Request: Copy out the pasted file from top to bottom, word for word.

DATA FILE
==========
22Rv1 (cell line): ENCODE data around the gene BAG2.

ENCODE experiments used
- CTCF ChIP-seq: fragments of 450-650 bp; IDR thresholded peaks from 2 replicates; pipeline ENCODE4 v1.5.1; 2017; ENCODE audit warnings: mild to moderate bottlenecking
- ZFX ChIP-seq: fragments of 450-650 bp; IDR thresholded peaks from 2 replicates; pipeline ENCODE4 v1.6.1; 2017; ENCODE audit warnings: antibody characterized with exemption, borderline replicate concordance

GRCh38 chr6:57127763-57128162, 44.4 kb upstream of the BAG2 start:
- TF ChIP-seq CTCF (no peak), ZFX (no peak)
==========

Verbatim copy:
22Rv1 (cell line): ENCODE data around the gene BAG2.

ENCODE experiments used
- CTCF ChIP-seq: fragments of 450-650 bp; IDR thresholded peaks from 2 replicates; pipeline ENCODE4 v1.5.1; 2017; ENCODE audit warnings: mild to moderate bottlenecking
- ZFX ChIP-seq: fragments of 450-650 bp; IDR thresholded peaks from 2 replicates; pipeline ENCODE4 v1.6.1; 2017; ENCODE audit warnings: antibody characterized with exemption, borderline replicate concordance

GRCh38 chr6:57127763-57128162, 44.4 kb upstream of the BAG2 start:
- TF ChIP-seq CTCF (no peak), ZFX (no peak)